The United Nations has released a sobering report on the continuing human rights abuses in Burma.
The U.S. shares the report's conclusion that the referendum on the Burmese military junta's draft constitution was not credible. The referendum was conducted in an environment of fear and intimidation. The regime criminalized criticism of the referendum process and otherwise severely restricted freedom of speech, assembly, and association. These restrictions prevented the Burmese public from freely debating the draft constitution in order to make an informed decision.
The U.N. report noted that there are at least one-thousand nine-hundred political prisoners in Burma. The most well known of these is Nobel laureate and National League for Democracy leader Aung San Suu Kyi. According to the U.N., most of Burma's political prisoners are held under appalling conditions. A case in point is Paw U Tun, a member of the 88 Generation pro-democracy students group. He has reportedly suffered from a severe eye infection while in detention. He requested medical assistance but was allegedly refused immediate care by authorities.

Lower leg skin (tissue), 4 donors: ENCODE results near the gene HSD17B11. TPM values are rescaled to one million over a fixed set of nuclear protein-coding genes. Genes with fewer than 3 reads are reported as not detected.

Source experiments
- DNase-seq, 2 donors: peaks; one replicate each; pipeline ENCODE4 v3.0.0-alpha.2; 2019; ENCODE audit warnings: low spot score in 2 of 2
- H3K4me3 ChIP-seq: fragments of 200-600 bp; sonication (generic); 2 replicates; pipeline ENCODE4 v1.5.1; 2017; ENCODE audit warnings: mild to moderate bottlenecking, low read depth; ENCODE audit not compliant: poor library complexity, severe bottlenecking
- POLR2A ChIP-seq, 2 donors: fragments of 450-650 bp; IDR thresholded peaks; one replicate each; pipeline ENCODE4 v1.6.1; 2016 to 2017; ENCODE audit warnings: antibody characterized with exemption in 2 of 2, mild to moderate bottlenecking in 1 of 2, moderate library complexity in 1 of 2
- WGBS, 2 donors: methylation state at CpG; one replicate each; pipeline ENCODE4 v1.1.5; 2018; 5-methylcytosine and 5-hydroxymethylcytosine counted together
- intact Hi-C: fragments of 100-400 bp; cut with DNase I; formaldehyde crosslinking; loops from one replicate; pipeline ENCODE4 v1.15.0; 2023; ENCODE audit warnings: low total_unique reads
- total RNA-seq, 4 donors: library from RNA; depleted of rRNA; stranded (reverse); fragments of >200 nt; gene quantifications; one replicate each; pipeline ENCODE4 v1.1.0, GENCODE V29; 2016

Finally, there are still over one-million Burmese who have not received disaster assistance because the government has obstructed international efforts to reach them. The United States remains committed to helping victims of this humanitarian disaster and calls on the Burmese junta to uphold its pledge to allow international humanitarian workers and supplies access to cyclone-affected areas.
Amnesty International reports that thousands of Burmese people have been forced from official shelters and given approximately six-thousand-six-hundred kyat [Burmese currency] and two small portions of rice to return to their ruined villages. Forcibly relocating storm victims in Burma without access to adequate relief aid, said U.S. State Department spokesman Sean McCormack, will put them at even greater risk.
The Burmese government needs to act immediately to allow international aid workers access to all of the cyclone victims. The U.S. continues to urge Burma's military junta to release all political prisoners and begin talks with democratic and ethnic minority leaders on a transition to democracy.